Formally organized in 1834, Waterford Township is located geographically in the center of Oakland County, Michigan, and is home to over 72,000 residents. With 360 miles of water main and 355 miles of sanitary sewer, water management in Waterford is no small task. The Department of Public Works (DPW) operates and maintains 19 production wells, 3 storage tanks, 11 treatment plants, and 63 sewer lift stations.
To run all this, they invested years ago in integrating core applications, including geographic information systems (GIS), asset management systems (AMS), enterprise content management (ECM), and supervisory control and data acquisition (SCADA).
That system delivered a lot of value over the years, but nothing lasts forever.
Time to upgrade
In 2017, Russell Williams, director of public works, and Frank Fisher, engineering superintendent, at Waterford DPW started on a project to upgrade their core SCADA infrastructure. The next year, they attended a conference announcing the release of Opto 22’s groov EPIC and were excited by the potential of MQTT Sparkplug to eliminate some long-standing systemic limitations.
With more than 90 controllers on their network, the polling mechanism they used, combined with the limited bandwidth of their radio network, meant that data from each site would update only every 3-5 minutes. Sometimes a lift station would run briefly in between polling cycles, creating gaps in their reporting and inhibiting operators’ ability to accurately detect issues until alarms eventually made their way through. And for each I/O point they added to the system, this latency only grew worse.
It seemed clear that MQTT’s report-by-exception behavior could significantly reduce bandwidth usage and ensure delivery of important system actions.
“We have many lift stations that will spend most of their time sitting,” Williams explains, “[So] why transfer data all the time?”
And with no dependence on a central polling program, they saw the possibility to eliminate a systemic bottleneck and potential point of failure.
From proof-of-concept to production
To help them execute their vision, Waterford DPW engaged Perceptive Controls, a Michigan-based system integrator specializing in industrial and process control applications for the water/wastewater, food and beverage, and oil and gas industries. But building an MQTT system for the first time came with a learning curve, according to Kevin Finkler, software engineer at Perceptive.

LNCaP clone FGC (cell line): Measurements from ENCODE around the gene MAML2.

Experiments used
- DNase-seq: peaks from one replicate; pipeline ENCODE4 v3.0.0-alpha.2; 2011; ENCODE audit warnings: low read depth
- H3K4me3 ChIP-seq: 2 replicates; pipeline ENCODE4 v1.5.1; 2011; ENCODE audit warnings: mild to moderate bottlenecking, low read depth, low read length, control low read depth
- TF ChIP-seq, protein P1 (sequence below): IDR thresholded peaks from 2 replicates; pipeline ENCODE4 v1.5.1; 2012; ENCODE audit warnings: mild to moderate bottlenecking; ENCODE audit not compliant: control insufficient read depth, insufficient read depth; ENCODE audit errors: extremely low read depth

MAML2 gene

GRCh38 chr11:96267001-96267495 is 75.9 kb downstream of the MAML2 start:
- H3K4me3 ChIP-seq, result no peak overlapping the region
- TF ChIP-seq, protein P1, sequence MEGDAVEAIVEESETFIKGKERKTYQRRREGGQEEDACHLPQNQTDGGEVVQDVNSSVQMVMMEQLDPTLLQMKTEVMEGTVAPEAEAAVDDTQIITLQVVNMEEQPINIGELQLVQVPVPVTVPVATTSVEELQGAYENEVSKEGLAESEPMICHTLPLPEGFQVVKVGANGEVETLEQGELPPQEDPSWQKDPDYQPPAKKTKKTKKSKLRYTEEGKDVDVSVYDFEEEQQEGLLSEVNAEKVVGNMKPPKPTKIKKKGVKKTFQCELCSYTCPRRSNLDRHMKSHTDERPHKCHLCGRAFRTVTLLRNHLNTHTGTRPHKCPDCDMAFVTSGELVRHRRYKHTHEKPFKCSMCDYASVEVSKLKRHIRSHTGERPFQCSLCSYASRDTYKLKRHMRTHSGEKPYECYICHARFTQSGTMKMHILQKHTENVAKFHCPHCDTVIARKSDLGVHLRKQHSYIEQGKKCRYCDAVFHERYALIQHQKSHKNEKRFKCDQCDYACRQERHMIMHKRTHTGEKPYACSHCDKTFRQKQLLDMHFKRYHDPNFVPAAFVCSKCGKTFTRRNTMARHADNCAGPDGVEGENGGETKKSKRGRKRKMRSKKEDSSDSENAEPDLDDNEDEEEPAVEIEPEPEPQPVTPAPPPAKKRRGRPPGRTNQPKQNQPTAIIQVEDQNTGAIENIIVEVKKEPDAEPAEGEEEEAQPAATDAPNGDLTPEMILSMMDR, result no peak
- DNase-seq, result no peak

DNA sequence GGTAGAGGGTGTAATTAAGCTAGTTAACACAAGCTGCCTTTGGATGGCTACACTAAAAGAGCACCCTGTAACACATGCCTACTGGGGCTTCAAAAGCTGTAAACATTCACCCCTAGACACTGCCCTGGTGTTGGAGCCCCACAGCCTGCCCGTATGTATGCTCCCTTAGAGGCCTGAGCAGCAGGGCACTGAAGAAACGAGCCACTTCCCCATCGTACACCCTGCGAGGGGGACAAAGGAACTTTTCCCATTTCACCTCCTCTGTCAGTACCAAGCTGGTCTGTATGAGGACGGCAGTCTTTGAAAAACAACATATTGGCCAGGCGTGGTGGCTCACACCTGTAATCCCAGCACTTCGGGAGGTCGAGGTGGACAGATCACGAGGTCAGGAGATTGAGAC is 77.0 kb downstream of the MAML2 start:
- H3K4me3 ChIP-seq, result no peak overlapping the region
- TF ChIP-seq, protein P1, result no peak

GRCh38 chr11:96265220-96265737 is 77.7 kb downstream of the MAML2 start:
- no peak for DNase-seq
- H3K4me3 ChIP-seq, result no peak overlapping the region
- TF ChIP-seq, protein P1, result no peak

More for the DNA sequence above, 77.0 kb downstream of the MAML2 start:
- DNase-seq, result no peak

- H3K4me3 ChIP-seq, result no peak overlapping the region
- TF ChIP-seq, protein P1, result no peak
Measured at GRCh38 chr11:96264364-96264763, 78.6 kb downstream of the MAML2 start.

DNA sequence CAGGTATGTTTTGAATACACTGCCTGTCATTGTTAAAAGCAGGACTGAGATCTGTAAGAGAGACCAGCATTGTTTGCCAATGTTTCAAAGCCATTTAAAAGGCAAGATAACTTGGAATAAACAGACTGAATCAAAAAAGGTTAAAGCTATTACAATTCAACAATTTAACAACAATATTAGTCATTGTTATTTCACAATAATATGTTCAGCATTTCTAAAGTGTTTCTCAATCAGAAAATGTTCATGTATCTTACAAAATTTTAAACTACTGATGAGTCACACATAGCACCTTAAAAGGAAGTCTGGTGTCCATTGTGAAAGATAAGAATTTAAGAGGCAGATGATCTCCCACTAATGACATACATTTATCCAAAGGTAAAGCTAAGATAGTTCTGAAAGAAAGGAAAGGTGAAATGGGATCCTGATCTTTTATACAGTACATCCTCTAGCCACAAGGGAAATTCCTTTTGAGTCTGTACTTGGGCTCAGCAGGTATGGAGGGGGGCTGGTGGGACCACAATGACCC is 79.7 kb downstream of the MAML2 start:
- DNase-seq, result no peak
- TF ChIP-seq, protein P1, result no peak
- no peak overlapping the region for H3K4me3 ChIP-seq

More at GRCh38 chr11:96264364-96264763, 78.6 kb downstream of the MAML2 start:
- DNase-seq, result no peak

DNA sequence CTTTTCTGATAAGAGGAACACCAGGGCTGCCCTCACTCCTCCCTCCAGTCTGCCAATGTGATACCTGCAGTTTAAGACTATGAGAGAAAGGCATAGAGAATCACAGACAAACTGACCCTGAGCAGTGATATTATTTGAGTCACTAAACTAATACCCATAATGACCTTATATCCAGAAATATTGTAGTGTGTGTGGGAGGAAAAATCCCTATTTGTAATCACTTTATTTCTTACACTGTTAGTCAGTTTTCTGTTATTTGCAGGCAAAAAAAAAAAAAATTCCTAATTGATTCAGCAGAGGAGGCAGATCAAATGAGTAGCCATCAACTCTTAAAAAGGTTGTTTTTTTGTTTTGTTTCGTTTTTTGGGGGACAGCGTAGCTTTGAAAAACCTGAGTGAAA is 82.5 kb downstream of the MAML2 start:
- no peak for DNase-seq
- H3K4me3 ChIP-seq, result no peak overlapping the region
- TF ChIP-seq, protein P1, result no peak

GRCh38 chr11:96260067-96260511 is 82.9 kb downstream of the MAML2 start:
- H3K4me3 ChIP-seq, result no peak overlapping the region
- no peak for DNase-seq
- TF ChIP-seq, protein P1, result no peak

MQTT’s publish-subscribe communication model is a definite departure from that of traditional industrial protocols in a few key ways:
- Each field device connects only to the broker, regardless of where its data needs to go.
- When using Sparkplug payloads, each device publishes (sends) a list of its available data items, called topics, upon establishing a connection to the broker.
- Other MQTT clients may also connect to the broker, see the available topics, and then subscribe to (request) updates on those topics when published by field devices.
After experimenting with a few popular SCADA packages, Perceptive Controls decided on Ignition by Inductive Automation because it offered very tight MQTT integration, including the ability to serve as an MQTT broker itself.
Even though understanding the MQTT communication model took Finkler some work at first, establishing communication was straightforward in the end.
“It kind of happens automatically,” Finkler says. “You basically define a few parameters [in Ignition] to set up the broker. And each of the EPIC devices was pretty simple. You just point it at the broker and it starts sending tags.”
“I love that both of these sides have embraced MQTT,” adds Fisher. “It makes the connection seamless.”
Building defense in depth
Seeing an opportunity to leverage cloud computing for greater fault tolerance and scalability, Fisher decided to deploy Ignition directly on Amazon Web Services (AWS), and he and Kevin began building out the mechanisms to secure the new infrastructure.